Living

Winter blunderland

How to steer clear of cold-weather slip-ups

A heavy snowfall can turn a landscape into a postcard-perfect scene but it can also create a slippery slope—in every sense of the word. The good news is that winter driving doesn’t have to be a white-knuckle nightmare if you understand your vehicle and learn to cope with the conditions. Here are some tips I’ve picked up over time—underscored by a visit to the Bridgestone Winter Driving School in Steamboat Springs, Colo. Think ahead The sooner you anticipate problems, the sooner you can react. Look as far ahead as possible. Learn to identify warning signs (cars skidding on black ice; cars braking hard to avoid a pileup; stalled cars blocking lanes). Slow down and leave more space between your vehicle and the one ahead so you’ll have more room to react.

Sudden movements—jerky steering, harsh acceleration, slamming on the brakes—are much more dangerous in slippery conditions than on dry pavement because the effects are magnified. Avoid multi-tasking Drivers can get into trouble on slick roads when trying to do too many things at once. Try to use only one control at a time (for example, brake, steer or use the gas pedal). Braking or accelerating while steering around an obstacle can throw off the car’s balance. Also, don’t use a cellphone, eat, smoke or surf for radio stations.

The safest way to take a corner is to do all your braking while you’re driving in a straight line, then steer around the curve without accelerating. As you begin to straighten the wheel after making the turn, gently start to accelerate.

Anti-lock brakes won’t always stop in a shorter distance than conventional brakes, particularly on gravel or in deep snow. Their big safety advantage is that they prevent wheel lockup during hard braking, allowing motorists to “stomp and steer” around obstacles in emergencies. But remember, a car with anti-lock brakes can still skid.

Is your vehicle equipped with traction control or a stability control system? Traction control will prevent wheelspin on slippery surfaces, while stability control systems are designed to keep a car from spinning sideways. Read the owner’s manual or contact your dealer to find out how these systems work. Don’t allow high-tech gizmos to lull you into a sense of invincibility. Never count on technology to replace good judgement.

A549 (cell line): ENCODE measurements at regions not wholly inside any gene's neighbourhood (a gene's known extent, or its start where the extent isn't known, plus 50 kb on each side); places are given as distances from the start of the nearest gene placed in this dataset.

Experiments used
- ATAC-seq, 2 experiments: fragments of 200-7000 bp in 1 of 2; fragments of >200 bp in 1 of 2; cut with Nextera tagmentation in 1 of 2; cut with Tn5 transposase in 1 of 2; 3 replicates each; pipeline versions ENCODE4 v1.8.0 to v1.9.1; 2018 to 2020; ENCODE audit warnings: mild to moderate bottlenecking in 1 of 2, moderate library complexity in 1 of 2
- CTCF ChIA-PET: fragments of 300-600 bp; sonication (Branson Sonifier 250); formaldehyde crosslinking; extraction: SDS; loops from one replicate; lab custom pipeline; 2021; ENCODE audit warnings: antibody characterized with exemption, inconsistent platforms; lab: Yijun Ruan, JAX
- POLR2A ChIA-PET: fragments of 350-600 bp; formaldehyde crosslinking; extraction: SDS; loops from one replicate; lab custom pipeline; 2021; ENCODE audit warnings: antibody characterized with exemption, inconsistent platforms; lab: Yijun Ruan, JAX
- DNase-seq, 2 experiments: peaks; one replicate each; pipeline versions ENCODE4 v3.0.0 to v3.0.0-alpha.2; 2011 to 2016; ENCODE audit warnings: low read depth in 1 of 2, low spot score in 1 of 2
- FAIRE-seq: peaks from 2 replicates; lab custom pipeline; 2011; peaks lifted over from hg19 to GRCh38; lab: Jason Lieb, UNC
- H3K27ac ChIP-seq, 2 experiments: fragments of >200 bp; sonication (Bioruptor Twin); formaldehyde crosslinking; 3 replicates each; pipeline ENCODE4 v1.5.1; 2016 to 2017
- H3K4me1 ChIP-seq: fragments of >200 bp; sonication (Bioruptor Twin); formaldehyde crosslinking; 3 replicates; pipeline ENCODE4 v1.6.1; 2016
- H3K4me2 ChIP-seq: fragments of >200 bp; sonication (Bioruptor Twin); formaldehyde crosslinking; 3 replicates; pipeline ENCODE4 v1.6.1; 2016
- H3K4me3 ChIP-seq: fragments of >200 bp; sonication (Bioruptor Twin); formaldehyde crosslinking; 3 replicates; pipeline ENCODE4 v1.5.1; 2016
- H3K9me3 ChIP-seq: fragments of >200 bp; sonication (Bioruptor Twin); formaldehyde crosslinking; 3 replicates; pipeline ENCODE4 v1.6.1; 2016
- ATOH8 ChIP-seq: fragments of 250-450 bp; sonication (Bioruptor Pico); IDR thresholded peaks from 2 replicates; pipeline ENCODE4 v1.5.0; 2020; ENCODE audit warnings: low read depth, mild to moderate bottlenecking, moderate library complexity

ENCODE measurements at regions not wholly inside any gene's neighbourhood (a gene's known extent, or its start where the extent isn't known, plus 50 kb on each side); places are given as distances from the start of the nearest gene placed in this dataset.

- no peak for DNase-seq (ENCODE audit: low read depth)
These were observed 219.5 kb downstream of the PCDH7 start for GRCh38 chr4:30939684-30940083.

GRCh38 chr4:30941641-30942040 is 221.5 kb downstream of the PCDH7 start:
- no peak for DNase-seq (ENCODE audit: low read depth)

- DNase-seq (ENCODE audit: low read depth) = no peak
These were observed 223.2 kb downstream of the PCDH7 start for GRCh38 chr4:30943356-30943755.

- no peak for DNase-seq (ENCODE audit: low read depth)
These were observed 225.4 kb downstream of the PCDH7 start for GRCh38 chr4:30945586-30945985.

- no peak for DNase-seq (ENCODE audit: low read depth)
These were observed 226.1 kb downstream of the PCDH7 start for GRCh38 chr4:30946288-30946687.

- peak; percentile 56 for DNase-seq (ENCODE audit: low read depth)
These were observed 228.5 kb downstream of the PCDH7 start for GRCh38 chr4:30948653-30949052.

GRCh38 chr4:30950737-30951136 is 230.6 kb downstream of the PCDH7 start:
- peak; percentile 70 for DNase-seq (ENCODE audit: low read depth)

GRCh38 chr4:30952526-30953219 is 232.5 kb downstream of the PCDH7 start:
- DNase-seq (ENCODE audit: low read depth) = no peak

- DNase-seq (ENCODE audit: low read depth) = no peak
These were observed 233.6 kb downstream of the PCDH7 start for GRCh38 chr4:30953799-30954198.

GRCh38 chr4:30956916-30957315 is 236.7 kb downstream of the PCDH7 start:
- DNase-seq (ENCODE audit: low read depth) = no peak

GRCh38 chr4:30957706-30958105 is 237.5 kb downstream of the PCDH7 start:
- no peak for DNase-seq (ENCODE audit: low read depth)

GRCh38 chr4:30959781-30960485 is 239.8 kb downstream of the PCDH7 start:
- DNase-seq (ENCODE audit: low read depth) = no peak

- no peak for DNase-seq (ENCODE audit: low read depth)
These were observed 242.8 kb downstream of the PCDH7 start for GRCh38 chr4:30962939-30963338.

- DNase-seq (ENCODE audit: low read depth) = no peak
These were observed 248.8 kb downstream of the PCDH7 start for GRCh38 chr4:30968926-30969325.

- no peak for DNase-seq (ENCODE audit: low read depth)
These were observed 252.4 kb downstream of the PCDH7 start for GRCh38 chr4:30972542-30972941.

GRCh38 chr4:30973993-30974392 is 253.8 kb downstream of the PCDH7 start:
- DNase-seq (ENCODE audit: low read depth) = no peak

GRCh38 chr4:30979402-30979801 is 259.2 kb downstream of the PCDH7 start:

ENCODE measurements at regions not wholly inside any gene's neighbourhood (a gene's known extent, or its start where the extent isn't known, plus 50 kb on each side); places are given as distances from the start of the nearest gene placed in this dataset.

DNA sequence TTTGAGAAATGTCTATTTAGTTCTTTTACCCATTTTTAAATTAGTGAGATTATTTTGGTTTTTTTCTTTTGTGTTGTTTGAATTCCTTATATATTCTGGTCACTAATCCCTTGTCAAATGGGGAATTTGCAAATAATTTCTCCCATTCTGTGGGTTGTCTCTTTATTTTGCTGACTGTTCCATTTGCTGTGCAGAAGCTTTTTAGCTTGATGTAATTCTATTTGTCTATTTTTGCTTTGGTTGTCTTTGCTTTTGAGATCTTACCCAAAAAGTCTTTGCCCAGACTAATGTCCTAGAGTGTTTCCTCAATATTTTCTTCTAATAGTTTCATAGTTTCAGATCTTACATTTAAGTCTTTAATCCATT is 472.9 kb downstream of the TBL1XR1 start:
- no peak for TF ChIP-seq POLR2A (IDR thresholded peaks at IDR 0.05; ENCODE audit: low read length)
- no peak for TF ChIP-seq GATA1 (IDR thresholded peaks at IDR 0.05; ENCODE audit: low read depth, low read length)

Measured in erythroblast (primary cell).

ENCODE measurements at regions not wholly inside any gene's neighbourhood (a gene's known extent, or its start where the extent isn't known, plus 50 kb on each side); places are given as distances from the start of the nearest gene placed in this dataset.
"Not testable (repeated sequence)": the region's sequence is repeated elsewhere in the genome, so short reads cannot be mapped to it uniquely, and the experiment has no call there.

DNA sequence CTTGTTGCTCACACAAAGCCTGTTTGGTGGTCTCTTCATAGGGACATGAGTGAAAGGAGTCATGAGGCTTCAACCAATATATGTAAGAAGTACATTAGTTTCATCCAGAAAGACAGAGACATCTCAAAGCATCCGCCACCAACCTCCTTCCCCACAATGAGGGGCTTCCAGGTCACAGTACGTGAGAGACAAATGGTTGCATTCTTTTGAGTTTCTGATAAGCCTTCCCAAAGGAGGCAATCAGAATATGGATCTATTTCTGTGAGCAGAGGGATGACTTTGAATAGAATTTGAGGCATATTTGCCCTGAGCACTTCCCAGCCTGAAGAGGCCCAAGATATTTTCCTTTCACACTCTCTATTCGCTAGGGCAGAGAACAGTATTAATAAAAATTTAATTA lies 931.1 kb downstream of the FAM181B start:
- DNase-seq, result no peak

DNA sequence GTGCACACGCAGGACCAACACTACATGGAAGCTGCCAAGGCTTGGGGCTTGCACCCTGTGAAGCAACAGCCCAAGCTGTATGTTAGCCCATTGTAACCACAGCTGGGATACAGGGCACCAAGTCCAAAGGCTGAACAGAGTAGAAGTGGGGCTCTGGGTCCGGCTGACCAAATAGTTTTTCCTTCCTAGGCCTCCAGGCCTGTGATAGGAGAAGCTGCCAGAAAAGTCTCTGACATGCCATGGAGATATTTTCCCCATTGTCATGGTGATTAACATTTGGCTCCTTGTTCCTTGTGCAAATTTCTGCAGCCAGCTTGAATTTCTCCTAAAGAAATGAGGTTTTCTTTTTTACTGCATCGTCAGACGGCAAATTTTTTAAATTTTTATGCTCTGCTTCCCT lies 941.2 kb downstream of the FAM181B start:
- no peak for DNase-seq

All-season tires are a compromise and can’t match true winter tires in harsh conditions. Check the side wall of tires for a snowflake-and-mountain icon, the symbol that separates true winter tires from all-season types. Tire pressure—which affects proper grip—changes with the season, losing about a pound of pressure (half a kilogram) for every 10 degrees Fahrenheit (5.6 degrees Celsius) drop in temperature. Check tire pressure at least once a month. Clear wheel wells of snow before driving.

Make sure your heater and defroster are in good working order. For maximum visibility on the road, completely clear snow from your car, especially the headlights and windshield. If your windshield wipers are skipping, chattering or smearing, replace wiper blades with winter ones. Top up the windshield-washer fluid weekly. Wear good sunglasses to cut glare.

Be cautious on bridges and overpasses in winter. Since they’re exposed to blasts of cold air, they can freeze up even when surrounding roads are ice-free.

Before you lose control, learn how your vehicle reacts by practising hard cornering and emergency braking in an empty, snow-covered parking lot. Consider enrolling in a winter-driving course or skid school. Check the Yellow Pages for local courses.

Make sure you carry the following supplies: booster cables; scraper and snow brush; gloves, hat and blanket; windshield-washer fluid; Call Police sign; matches and candles; flashlight and fresh batteries; traction aids; non-perishable food.

Maryanna Lewyckyj is a consumer advocate for the Toronto Sun. She conducts car care seminars for women through her company, Autophobics Anonymous.